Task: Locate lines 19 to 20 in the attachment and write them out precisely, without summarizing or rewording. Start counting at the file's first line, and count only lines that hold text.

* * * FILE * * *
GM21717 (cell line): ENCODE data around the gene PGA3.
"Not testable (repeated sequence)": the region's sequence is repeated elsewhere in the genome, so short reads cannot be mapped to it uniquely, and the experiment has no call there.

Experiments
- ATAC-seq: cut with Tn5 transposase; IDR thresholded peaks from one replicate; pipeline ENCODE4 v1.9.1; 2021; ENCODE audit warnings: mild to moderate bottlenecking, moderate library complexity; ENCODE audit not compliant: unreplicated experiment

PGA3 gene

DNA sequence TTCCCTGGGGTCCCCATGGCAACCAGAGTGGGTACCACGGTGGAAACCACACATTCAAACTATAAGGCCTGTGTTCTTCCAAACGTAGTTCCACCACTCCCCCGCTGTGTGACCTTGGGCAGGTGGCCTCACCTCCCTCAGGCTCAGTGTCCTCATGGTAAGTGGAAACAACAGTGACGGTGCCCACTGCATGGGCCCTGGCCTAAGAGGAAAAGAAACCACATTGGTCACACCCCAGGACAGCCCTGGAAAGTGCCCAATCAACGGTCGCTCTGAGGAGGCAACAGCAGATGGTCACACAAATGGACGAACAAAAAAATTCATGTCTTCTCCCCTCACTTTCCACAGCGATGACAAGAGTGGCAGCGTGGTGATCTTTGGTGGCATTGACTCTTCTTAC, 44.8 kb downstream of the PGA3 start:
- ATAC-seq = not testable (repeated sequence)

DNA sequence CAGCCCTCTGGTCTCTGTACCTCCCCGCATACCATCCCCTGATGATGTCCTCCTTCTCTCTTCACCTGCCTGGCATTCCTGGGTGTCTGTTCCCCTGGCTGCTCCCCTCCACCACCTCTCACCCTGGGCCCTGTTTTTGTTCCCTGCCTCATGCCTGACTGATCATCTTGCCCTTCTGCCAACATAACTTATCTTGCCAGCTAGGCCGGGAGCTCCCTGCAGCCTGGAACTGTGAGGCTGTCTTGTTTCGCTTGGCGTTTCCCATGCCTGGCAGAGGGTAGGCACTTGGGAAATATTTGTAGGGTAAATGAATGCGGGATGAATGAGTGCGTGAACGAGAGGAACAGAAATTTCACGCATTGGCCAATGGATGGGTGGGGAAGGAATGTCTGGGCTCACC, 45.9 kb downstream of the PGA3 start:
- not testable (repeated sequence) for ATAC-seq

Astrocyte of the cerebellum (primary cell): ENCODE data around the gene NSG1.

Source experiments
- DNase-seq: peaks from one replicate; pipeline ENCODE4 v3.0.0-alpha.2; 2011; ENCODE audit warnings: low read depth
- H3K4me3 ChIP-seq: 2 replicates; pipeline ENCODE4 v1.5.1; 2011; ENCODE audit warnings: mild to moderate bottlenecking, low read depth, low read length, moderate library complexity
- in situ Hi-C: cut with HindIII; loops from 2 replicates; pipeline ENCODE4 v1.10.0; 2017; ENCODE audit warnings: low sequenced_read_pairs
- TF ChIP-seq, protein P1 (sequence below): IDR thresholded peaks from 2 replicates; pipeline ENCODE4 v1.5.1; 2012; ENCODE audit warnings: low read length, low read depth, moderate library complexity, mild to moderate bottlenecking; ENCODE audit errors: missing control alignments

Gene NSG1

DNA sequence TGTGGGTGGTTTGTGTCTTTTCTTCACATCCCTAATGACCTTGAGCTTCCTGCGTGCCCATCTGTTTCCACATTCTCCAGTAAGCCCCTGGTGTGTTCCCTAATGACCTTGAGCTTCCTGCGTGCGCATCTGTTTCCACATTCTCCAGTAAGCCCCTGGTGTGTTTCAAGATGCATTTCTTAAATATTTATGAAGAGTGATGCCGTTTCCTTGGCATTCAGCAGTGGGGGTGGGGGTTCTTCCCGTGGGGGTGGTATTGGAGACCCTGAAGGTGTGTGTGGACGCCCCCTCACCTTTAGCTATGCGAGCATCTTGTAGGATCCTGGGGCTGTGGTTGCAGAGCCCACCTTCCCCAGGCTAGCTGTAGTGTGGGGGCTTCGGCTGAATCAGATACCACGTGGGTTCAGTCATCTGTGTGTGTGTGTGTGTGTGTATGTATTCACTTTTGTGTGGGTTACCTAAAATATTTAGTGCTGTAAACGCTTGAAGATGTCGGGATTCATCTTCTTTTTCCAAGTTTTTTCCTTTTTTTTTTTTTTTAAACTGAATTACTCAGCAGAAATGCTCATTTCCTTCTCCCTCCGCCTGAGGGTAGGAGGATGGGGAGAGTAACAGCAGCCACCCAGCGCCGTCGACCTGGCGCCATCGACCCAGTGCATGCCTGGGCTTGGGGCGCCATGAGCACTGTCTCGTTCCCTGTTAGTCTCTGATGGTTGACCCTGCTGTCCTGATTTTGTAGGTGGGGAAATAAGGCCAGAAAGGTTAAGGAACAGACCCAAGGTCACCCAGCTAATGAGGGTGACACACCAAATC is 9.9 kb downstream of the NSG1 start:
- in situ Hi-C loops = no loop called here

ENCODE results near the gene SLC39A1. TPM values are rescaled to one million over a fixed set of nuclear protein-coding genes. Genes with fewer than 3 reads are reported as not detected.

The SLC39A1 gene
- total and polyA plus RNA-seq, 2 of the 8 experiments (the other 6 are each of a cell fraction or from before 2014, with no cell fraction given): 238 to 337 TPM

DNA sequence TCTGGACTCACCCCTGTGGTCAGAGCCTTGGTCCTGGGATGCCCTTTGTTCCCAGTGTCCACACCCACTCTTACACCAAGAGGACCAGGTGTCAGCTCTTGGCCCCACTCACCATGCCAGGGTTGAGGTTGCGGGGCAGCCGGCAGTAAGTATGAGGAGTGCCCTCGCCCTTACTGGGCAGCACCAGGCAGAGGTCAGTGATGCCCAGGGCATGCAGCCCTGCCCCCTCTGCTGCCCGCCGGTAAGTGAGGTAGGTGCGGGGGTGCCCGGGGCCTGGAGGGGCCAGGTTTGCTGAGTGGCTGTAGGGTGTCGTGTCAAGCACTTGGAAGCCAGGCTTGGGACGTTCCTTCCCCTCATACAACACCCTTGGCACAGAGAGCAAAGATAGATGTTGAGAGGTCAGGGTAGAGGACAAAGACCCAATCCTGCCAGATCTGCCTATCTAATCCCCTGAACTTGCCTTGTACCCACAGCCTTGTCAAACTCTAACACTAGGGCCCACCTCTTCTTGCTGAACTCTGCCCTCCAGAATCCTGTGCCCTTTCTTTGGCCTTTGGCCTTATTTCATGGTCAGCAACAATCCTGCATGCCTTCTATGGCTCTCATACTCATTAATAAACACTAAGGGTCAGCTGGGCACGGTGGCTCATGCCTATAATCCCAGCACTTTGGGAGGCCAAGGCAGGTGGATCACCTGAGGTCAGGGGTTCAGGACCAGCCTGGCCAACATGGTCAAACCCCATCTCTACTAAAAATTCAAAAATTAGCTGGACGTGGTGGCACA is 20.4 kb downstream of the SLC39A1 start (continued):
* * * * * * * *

ENCODE results near the gene SLC39A1. TPM values are rescaled to one million over a fixed set of nuclear protein-coding genes. Genes with fewer than 3 reads are reported as not detected.

The SLC39A1 gene